We have so far solely focused on numerical time series and devoted most of our time to analysing numbers. Recently, however, processing of non-numerical data, namely written text, has become an essential part of machine learning and data science. In this chapter, we introduce some concepts from the data processing field, which are motivated by how search engines assign importance to documents.
27.1 INFORMATION RETRIEVAL
The first method we review is from the information retrieval toolbox. The motivation is as follows. We have a set of basic building blocks, words, and a document composed of a subset of words. We want to assign a measure for the word given how important it is for a given document. Since some words are more frequent than others, the natural frequency of words within the entire corpus of all documents has to be taken into account, and the measure has to be corrected for it.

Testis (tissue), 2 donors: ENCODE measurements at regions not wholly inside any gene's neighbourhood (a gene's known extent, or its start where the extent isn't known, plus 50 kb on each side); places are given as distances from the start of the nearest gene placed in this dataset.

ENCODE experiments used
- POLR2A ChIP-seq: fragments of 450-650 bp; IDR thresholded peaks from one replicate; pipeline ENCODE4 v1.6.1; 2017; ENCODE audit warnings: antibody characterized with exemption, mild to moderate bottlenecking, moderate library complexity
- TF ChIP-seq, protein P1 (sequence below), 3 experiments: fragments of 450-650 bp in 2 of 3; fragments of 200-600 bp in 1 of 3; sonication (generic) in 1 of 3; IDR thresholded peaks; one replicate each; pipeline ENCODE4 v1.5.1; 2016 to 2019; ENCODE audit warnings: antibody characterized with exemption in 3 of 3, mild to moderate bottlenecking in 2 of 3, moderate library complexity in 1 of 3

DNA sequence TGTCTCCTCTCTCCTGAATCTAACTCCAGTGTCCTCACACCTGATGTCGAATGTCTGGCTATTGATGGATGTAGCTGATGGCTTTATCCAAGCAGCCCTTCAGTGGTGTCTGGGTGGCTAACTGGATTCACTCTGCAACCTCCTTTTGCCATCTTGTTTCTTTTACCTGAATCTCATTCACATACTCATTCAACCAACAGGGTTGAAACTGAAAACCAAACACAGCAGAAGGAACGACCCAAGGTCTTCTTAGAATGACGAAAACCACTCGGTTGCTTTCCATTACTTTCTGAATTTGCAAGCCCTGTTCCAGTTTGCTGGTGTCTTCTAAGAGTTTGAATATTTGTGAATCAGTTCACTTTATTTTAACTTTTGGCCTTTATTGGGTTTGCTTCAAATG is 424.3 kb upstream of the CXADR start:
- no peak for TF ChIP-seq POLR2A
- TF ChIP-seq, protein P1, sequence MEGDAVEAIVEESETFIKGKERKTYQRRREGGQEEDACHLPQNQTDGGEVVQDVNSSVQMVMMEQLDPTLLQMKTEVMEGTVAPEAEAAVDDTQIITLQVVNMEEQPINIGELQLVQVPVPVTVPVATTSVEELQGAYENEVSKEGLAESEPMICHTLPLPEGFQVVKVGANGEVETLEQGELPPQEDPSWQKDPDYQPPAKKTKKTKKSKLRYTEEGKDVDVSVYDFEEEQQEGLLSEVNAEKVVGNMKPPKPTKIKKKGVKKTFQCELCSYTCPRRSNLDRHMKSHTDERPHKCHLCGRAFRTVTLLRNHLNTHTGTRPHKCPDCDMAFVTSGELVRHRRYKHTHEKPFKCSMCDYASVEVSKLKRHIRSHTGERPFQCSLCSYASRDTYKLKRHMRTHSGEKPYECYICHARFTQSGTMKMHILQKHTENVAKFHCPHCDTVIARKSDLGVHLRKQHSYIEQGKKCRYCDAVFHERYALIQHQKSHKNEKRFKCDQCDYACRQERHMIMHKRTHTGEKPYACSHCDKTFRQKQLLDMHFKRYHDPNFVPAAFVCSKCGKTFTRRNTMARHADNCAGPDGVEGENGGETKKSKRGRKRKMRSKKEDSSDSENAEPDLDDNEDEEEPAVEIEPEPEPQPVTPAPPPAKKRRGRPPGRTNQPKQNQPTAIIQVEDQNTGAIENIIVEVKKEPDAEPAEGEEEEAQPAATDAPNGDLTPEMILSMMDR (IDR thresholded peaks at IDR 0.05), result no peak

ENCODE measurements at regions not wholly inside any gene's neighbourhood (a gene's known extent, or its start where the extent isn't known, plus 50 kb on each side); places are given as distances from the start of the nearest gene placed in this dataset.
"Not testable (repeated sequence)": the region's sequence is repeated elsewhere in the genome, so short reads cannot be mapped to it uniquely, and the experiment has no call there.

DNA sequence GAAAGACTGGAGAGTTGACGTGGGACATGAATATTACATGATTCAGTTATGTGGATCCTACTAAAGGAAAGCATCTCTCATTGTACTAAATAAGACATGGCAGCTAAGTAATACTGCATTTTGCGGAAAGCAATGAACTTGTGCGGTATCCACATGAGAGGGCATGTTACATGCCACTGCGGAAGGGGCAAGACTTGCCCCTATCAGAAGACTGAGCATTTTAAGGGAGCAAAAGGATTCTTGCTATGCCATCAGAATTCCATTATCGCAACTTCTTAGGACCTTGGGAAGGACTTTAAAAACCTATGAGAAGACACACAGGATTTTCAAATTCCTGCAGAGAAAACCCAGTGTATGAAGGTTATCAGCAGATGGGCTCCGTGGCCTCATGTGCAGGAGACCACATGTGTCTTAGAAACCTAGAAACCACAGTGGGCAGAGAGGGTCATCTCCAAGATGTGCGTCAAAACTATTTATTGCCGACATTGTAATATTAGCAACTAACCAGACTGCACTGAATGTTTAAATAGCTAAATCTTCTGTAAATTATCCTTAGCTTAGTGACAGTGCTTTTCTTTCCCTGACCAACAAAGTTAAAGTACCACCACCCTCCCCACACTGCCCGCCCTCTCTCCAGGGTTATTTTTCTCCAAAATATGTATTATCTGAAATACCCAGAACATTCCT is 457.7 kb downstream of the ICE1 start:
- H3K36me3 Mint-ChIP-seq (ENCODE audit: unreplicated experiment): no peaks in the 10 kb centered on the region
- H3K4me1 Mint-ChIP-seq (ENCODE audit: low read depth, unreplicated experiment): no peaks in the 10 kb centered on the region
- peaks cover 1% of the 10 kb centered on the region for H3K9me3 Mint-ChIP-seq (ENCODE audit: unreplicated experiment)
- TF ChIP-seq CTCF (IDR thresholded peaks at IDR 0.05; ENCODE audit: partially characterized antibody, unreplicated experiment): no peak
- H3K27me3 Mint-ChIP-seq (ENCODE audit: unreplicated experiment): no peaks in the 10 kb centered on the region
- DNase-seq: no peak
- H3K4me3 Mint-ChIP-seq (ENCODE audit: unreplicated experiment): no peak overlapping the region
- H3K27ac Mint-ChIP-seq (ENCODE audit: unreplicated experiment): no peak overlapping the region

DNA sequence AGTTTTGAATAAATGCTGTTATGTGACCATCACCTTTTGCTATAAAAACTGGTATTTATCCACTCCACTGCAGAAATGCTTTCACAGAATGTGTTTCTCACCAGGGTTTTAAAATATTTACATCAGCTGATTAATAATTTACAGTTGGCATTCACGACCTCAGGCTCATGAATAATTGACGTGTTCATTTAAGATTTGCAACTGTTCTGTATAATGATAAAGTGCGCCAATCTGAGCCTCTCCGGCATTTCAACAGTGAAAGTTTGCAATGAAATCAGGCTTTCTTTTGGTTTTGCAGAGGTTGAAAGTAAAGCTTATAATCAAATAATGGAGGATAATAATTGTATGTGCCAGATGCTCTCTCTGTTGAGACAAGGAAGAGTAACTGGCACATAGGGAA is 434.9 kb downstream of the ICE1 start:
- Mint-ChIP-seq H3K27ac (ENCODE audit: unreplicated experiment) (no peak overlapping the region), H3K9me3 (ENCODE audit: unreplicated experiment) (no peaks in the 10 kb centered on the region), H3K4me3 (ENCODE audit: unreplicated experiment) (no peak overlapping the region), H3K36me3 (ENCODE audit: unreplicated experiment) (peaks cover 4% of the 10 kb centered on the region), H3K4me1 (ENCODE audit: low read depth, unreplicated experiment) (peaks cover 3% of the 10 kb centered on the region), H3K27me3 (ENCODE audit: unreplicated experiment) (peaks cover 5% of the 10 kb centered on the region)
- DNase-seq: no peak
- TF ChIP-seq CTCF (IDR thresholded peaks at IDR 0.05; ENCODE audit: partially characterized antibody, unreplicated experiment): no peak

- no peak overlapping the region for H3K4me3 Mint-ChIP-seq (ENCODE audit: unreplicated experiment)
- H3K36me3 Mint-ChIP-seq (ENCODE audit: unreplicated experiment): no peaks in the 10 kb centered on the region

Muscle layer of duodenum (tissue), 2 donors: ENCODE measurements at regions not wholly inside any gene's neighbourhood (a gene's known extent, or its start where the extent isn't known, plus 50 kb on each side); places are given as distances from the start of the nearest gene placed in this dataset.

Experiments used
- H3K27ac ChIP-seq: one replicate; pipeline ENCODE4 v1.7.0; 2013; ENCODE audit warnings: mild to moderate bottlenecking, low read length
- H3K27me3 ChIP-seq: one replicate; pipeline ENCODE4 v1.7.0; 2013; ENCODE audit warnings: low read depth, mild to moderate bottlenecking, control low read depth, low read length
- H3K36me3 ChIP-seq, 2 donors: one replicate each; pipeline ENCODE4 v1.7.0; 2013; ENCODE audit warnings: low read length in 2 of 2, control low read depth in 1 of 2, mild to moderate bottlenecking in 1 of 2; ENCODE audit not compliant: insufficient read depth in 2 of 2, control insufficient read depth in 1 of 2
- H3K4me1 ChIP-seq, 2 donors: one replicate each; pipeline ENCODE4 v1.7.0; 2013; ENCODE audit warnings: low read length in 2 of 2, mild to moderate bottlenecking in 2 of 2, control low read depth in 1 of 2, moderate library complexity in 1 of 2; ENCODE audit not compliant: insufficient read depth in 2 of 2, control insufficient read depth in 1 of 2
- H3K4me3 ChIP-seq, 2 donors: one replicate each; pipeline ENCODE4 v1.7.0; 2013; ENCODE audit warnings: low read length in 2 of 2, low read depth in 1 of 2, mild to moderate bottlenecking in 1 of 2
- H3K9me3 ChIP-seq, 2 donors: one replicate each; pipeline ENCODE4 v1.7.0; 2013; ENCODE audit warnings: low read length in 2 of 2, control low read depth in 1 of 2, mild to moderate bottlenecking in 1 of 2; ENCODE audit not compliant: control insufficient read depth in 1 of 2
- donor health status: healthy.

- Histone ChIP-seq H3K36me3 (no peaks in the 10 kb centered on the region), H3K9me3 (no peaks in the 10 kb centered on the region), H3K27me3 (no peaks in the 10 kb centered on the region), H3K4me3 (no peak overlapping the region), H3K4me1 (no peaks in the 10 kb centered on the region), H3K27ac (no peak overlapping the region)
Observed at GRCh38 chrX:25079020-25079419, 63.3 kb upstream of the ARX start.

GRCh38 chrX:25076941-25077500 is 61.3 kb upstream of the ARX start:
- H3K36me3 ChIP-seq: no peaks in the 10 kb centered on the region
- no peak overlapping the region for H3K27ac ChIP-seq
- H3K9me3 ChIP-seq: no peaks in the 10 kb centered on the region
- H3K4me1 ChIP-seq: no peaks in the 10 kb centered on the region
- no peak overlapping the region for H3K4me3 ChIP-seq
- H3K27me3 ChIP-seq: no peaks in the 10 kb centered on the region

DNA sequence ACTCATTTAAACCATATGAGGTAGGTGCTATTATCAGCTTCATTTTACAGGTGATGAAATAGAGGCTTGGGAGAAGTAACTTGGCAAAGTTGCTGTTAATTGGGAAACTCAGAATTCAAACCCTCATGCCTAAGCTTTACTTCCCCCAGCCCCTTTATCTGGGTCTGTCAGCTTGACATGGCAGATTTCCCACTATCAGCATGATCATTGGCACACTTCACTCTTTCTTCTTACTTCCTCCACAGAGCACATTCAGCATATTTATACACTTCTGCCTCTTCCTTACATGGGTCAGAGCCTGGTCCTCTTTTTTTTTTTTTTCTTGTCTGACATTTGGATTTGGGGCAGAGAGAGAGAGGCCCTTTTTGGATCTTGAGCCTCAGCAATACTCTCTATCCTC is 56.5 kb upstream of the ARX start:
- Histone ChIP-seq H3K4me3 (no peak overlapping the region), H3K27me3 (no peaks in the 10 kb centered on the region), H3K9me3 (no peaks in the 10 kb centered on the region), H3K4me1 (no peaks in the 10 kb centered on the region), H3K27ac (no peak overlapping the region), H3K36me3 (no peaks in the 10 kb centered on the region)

Imagine we have a document, and we want to understand whether its content is relevant for a reader or not. The relevancy means that it is not just “another” permutation of common words, but it contains unique words. Let us stress that we do base our analysis on the uniqueness of words themselves and not how they are structured within a sentence. Such an idea, if expressed using common words, cannot be captured with analytics we are building now and is beyond the aim of this book.
In this section, we first discuss the corpus we use for examples and then two ...